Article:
“If I can get the gun on my shoulder, and I’m matching the speed of the target, I see it clearly and I hold it for just a split second—what feels like a full second when you’re in that nervous mode and you got the adrenaline running—but if I can hold the target and really truly see it clearly, and then pull the trigger and see it break, then I’m literally never going to miss.”
Shots in a hunting scenario are more varied than they are on the skeet field, which makes focusing on the bird clearly even more important. The key term here is “hard focus,” which means not just seeing the duck in the air, but being able to pick out specific detail on the target (the color and shape of the duck’s beak, for example). Physiologically we can only maintain hard focus for a few seconds, but that’s all we need to hit a flying bird. This hyper focus slows down the bird in your mind’s eye, and makes the shot picture clearer.
If, for some reason, you can’t focus clearly on a given shot presentation—the bird is backlit by the sun, it came in too quickly, it’s lost in a dark backdrop—then pass on the shot. Which brings us to the next point…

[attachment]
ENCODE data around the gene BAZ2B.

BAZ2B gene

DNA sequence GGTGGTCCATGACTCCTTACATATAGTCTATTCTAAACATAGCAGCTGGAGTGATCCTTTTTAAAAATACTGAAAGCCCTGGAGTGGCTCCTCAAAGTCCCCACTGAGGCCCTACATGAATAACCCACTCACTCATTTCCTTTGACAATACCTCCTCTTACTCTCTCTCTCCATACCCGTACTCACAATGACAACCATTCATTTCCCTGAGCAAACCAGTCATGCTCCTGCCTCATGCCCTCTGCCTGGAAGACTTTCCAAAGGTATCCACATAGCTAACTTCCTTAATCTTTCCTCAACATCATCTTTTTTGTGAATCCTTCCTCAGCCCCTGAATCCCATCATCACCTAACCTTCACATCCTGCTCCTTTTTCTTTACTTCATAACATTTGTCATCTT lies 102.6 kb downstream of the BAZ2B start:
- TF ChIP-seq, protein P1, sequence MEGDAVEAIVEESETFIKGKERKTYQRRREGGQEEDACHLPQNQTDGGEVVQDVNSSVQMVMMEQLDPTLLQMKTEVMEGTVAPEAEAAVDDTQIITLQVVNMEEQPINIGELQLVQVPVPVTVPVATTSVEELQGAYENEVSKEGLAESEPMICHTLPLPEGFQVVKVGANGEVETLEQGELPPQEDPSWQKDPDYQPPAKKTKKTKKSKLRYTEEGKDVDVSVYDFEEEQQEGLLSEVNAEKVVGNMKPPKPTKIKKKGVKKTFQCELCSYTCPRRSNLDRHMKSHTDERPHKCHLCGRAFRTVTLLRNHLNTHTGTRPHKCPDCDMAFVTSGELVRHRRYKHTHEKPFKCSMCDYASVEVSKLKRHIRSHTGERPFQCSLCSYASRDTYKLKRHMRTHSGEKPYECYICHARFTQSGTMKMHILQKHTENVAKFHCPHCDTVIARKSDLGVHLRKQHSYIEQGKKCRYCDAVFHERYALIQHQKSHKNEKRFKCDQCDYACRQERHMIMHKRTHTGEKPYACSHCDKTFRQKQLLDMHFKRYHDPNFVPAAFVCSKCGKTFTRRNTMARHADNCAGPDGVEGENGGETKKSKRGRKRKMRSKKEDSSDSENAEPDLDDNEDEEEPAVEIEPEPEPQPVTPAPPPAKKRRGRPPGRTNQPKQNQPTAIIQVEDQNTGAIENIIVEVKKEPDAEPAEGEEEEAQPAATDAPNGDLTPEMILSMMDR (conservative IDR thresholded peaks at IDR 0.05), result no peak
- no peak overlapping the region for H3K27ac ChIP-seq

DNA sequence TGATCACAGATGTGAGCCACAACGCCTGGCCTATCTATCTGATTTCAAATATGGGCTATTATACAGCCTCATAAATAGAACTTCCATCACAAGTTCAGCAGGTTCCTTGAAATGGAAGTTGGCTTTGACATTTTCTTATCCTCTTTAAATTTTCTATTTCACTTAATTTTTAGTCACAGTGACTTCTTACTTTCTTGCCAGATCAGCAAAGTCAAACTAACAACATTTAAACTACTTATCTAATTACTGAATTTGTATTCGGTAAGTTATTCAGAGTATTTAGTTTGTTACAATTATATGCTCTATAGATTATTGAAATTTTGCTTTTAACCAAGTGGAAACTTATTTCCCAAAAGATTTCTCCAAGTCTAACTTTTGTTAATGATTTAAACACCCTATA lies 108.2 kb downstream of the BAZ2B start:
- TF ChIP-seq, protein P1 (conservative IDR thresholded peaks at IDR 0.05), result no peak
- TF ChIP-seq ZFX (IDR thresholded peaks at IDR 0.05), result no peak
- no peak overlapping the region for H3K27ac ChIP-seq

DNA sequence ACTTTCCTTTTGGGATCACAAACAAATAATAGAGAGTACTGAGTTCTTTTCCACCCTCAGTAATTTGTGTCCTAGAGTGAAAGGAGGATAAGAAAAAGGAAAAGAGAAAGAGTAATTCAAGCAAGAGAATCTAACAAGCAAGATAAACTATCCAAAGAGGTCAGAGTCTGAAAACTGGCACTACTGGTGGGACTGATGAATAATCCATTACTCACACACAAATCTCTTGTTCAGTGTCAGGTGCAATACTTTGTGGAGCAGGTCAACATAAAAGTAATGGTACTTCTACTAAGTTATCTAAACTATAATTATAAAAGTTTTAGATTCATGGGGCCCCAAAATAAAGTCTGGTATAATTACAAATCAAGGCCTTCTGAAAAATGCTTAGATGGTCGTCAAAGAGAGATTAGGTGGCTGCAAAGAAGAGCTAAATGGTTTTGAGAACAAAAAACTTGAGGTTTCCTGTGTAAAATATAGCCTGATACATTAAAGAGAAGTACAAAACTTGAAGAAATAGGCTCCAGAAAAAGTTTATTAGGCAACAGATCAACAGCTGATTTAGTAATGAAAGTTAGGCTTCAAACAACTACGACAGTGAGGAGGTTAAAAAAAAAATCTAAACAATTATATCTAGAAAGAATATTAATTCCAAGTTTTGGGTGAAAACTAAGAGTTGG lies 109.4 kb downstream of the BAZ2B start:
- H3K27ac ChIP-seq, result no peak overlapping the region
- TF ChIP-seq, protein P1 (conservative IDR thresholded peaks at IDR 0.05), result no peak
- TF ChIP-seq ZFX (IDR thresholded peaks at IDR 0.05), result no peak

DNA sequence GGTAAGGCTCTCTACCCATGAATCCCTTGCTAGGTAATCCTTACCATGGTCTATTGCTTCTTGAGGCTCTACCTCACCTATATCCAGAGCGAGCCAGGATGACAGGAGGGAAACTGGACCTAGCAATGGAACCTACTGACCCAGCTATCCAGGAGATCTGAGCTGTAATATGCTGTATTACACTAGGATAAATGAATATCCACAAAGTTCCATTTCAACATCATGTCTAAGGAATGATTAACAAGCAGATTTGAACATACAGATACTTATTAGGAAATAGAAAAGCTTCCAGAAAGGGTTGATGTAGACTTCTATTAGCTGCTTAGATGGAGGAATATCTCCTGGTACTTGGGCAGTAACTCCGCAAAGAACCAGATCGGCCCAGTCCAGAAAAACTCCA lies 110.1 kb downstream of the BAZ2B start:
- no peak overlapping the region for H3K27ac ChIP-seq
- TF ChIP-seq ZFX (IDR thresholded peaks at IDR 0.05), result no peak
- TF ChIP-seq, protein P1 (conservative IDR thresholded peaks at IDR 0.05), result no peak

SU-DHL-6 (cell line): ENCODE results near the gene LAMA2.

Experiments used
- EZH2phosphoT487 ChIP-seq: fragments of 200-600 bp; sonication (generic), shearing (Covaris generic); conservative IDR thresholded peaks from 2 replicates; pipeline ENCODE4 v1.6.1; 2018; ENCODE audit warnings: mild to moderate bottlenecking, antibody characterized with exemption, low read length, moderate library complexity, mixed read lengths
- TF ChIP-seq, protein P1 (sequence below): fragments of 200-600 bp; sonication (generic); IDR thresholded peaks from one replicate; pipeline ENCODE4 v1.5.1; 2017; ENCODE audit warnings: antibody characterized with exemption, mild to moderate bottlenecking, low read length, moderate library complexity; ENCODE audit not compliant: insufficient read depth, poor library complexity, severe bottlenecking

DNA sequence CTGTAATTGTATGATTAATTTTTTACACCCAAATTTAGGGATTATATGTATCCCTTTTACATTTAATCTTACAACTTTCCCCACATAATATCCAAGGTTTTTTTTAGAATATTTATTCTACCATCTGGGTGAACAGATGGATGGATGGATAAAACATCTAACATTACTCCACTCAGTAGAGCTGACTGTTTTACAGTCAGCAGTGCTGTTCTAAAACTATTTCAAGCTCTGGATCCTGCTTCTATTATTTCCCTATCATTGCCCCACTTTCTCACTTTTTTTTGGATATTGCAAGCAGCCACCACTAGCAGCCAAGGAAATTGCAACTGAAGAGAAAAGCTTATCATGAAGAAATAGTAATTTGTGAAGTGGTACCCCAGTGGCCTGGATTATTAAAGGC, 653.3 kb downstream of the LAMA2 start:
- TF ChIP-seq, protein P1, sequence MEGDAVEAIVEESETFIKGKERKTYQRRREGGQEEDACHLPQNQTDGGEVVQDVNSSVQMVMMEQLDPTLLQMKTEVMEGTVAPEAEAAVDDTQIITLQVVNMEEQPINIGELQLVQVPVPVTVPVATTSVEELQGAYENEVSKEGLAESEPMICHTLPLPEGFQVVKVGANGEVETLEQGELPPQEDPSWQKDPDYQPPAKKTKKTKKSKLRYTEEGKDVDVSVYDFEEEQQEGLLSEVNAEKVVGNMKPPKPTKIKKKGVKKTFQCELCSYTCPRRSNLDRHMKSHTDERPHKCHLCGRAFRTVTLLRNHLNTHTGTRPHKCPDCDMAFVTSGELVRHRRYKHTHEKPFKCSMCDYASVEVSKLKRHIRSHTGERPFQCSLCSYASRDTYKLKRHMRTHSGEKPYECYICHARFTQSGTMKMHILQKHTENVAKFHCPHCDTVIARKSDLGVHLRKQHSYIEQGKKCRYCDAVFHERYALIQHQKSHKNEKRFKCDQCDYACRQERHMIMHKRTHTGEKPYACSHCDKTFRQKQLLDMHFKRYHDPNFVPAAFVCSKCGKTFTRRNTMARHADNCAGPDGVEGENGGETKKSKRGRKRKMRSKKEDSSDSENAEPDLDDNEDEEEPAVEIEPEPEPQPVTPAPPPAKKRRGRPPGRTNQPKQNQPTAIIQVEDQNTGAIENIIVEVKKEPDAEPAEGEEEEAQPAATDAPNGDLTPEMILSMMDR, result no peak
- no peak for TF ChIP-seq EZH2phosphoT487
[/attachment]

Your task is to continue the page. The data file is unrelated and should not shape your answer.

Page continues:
Take Easy Shots Only
When elite basketball players are having trouble with their jumper, they pass on long shots and drive to the hoop to get fouled. Knocking down a few free-throws is usually enough to build their confidence, which gets those deep three points to start falling. Wingshooters can do the same on a tough hunt.
When you’re missing, simply pass on long or difficult shots. Take the ducks hovering over the decoys or the roosters flushing at close range. Bring your gun up smoothly, see the bird’s head, and kill him. A couple easy ones will help get your mojo back. Taking hail Mary’s at every bird to fly by is only going to make things worse.
Likewise, avoid taking it to the plug on every bird. If you miss a bird cleanly twice, don’t shoot at it a third time. This third shot is a low percentage one, and you need to focus only on high percentage shots.
Wear Ear Pro and Go with a Smaller Gauge or Milder Load